- Eastern Cape Premier Oscar Mabuyane says they are committed to rooting out Covid-19 corruption.
- He says the SIU are in the province and will be compiling an investigation for their implementation.
- He also says Covid-19 hospital admissions are on the decline.
Eastern Cape Premier Oscar Mabuyane on Tuesday said those involved in Covid-19 corruption must face the full might of the law.
He also said that investigating agencies should arrest to prosecute, and not arrest to investigate.
"We have requested law enforcement agencies to arrest to prosecute, not arrest to investigate. This creates a dark cloud which makes people feel there is something going on that is not right. If you arrive at the point of arresting, arrest to prosecute, so you don't wait months and months to investigate."
He was speaking during a Covid-19 update in the province, where numbers have slowly begun to decline.
Mabuyane said the Special Investigating Unit (SIU) was "indeed in the province".
"We are waiting for the SIU to give us final reports in areas they are [investigating], therefore we cannot comment on something we do not have. We are waiting in anticipation; ours is to implement that report, which we will do without fear or favour," he said.
He said lifestyle audits were being undertaken.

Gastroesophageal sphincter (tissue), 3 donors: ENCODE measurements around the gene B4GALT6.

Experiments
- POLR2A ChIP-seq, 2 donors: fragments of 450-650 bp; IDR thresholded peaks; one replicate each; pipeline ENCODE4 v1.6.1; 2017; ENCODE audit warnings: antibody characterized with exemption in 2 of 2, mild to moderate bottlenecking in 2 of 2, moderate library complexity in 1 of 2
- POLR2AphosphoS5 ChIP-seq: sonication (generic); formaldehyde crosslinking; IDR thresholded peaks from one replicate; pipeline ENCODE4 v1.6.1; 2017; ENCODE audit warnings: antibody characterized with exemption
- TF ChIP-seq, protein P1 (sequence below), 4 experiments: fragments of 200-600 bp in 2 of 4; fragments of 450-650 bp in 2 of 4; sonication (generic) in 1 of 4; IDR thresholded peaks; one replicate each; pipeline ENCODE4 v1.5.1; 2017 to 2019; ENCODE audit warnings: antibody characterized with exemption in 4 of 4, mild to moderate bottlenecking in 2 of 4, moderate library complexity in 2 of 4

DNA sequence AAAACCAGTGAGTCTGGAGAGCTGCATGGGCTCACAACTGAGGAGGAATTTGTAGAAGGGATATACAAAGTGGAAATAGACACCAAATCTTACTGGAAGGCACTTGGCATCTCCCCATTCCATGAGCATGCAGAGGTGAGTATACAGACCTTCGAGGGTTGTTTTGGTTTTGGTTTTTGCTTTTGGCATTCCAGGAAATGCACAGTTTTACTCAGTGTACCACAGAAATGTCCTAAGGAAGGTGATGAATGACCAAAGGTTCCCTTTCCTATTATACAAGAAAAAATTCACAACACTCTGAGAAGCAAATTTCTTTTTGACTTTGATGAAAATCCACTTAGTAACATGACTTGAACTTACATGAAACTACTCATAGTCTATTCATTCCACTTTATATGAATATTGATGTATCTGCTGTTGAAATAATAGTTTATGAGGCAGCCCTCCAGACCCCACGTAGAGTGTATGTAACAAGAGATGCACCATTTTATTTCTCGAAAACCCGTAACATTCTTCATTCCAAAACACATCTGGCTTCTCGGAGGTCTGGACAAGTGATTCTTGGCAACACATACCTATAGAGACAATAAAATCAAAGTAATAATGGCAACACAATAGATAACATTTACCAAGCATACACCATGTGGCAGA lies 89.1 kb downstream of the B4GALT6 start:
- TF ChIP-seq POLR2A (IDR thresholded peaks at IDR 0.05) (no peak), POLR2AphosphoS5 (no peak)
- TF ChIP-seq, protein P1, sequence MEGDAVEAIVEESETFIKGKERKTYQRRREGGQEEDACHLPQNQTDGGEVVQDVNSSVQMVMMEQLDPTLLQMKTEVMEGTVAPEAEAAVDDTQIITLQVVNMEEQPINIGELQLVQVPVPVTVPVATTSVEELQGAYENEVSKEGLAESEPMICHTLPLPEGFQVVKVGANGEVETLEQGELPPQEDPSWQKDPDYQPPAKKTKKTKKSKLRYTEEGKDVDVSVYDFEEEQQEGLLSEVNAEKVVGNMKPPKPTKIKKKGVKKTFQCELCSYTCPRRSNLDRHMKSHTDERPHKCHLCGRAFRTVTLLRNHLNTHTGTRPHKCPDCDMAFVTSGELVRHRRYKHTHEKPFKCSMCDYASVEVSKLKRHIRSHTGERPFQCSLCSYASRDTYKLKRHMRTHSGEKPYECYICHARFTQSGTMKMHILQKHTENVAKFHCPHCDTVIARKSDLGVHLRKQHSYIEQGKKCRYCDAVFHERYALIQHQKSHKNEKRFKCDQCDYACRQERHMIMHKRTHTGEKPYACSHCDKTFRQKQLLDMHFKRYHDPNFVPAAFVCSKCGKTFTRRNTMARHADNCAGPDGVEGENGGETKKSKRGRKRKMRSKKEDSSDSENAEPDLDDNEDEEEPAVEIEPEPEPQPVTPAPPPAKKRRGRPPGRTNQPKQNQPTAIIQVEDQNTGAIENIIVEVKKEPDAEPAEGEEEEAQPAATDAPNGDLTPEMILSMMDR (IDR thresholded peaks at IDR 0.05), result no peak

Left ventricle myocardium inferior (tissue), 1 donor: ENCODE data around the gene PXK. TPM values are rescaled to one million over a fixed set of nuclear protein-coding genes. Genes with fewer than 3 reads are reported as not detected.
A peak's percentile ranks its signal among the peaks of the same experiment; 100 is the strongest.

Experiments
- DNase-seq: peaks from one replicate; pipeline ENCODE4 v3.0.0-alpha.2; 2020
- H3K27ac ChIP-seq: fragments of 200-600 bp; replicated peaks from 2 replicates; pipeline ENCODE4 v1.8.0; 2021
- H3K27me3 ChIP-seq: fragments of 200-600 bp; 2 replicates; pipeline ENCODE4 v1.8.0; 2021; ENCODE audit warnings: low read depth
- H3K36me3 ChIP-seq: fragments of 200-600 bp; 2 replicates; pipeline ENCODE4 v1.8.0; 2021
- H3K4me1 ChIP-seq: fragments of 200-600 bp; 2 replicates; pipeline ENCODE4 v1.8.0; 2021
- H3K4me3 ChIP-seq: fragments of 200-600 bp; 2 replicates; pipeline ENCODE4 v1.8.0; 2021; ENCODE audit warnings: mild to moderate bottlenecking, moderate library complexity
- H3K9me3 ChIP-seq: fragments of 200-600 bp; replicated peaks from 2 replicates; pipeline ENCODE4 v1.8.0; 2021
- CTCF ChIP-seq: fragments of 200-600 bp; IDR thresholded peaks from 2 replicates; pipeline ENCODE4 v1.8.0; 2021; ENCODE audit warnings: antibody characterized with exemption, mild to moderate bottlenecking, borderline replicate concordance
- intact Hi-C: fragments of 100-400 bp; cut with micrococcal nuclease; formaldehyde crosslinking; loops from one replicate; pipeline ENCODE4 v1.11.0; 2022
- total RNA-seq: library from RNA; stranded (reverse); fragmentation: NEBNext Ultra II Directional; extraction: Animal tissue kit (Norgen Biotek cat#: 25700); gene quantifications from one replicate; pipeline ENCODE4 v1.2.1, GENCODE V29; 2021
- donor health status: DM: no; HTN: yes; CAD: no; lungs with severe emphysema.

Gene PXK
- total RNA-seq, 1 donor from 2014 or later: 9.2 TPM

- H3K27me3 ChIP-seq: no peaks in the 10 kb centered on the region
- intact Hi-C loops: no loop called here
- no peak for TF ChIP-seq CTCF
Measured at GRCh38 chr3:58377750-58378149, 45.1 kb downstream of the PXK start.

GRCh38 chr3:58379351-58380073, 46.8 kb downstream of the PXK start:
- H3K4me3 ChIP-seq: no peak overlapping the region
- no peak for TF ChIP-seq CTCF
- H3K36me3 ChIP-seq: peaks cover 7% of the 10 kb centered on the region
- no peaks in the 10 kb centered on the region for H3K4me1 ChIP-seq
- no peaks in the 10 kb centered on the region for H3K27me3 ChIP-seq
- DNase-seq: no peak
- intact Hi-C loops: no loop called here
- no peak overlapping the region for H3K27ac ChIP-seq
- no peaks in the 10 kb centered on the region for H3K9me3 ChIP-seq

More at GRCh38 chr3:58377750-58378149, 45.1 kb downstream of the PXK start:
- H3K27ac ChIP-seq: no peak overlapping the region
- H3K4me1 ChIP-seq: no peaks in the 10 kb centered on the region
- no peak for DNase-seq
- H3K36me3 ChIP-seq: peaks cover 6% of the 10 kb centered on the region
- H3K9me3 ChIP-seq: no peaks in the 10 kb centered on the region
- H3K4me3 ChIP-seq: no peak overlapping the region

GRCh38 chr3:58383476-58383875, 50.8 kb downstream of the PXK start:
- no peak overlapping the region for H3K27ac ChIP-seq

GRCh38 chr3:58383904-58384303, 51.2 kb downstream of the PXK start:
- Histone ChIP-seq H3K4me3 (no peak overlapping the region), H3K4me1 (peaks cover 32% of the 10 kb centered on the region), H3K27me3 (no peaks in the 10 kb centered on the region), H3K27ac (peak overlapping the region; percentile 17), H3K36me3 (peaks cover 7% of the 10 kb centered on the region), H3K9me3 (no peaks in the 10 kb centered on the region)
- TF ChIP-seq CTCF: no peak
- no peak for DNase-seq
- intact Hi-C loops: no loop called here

"All MECs have signed letters of consent and asked the responsible government agency responsible to look at that."
Mabuyane said those in public office had to know they could not use the government for their private enrichment.
But, he added, proper investigations had to be done.
"We will not jump around throwing tantrums and following perceived corruption. A due process must be followed. This [SIU investigation] is due diligence we have committed to. When there is something to answer for, you must open up your heart and mind and answer. It is meant for public purse."
Mabuyane said he would tackle corruption head on.
"We are not going to bury our heads in the sand when it comes to corruption. We are going to face it."
Giving information on Covid-19 in the province, Mabuyane said reports by some media houses that there were no spare beds in East London hospitals "is factually incorrect and false".
"Tied to the availability of beds is the efficient supply of oxygen in our hospitals, which is essential for Covid-19 patients. Afrox will meet oxygen demands of our hospitals. Hospitals are actively monitoring the supply side of oxygen."
He said there was a marked decrease in cases.
"The average daily admissions have decreased by 46.6% from 204 admissions on 14 December to 109 on 21 December.
"We are now seeing less admission of patients than we did on 10 December."
He said the number of patients admitted in both public and private hospitals in the province is 1 795; with public hospitals accounting for the majority of 1 211 people admitted and private hospitals with 584 patients admitted for Covid-19.
Funerals are super-spreaders
He also made an appeal "once again to our people to bury their loved ones within 72 hours like we did during the first wave".
"Funerals are one of the super-spreaders of Covid-19 infections. Most people go to funerals and, days after, they get sick and most do not survive. That is how severe infections at funerals are. Families and reverends must conclude burials in strictly two hours."
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